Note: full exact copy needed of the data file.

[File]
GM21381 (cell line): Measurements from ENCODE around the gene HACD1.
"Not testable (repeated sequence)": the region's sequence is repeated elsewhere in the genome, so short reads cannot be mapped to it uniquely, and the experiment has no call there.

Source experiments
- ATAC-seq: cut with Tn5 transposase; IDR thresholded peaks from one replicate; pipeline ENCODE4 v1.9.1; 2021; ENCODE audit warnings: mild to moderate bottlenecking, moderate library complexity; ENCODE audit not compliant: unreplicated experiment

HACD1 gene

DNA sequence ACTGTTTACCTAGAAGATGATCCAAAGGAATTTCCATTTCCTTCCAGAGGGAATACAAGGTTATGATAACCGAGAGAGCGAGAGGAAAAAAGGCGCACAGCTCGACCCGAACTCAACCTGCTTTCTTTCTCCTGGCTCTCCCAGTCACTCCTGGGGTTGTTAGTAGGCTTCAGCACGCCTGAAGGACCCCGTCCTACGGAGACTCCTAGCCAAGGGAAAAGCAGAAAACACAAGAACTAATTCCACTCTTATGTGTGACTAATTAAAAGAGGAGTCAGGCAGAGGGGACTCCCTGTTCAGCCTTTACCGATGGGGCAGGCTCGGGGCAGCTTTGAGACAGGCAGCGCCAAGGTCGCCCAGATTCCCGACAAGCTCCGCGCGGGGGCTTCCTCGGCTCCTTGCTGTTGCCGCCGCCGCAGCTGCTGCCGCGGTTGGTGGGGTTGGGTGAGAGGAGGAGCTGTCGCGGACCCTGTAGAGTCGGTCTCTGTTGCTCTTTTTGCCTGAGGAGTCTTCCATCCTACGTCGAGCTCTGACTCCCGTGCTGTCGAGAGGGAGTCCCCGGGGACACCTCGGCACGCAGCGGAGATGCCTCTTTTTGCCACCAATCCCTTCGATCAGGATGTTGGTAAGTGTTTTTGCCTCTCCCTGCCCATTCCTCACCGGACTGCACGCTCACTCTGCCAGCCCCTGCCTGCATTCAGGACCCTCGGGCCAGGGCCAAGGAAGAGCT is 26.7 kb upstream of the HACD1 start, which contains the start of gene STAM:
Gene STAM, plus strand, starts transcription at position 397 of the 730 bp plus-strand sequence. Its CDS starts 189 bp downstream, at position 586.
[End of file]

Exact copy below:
GM21381 (cell line): Measurements from ENCODE around the gene HACD1.
"Not testable (repeated sequence)": the region's sequence is repeated elsewhere in the genome, so short reads cannot be mapped to it uniquely, and the experiment has no call there.

Source experiments
- ATAC-seq: cut with Tn5 transposase; IDR thresholded peaks from one replicate; pipeline ENCODE4 v1.9.1; 2021; ENCODE audit warnings: mild to moderate bottlenecking, moderate library complexity; ENCODE audit not compliant: unreplicated experiment

HACD1 gene

DNA sequence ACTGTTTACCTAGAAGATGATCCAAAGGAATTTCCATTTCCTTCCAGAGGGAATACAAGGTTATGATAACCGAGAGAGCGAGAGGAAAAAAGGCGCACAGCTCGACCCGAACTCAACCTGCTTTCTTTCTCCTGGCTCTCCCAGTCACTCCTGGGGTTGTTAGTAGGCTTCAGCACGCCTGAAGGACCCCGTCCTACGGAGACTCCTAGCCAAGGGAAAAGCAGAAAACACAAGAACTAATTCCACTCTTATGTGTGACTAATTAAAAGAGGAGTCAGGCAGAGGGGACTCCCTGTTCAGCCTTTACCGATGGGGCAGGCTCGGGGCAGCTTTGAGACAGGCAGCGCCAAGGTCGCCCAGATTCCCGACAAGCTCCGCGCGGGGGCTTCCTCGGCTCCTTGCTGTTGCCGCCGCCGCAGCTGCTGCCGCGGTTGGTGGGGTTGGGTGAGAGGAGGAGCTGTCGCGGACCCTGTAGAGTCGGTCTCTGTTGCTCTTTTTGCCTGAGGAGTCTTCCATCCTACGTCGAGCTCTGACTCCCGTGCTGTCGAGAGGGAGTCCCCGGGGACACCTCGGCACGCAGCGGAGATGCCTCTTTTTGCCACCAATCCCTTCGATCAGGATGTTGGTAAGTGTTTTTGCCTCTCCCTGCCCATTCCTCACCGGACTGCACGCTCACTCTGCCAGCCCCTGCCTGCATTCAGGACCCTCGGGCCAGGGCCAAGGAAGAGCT is 26.7 kb upstream of the HACD1 start, which contains the start of gene STAM:
Gene STAM, plus strand, starts transcription at position 397 of the 730 bp plus-strand sequence. Its CDS starts 189 bp downstream, at position 586.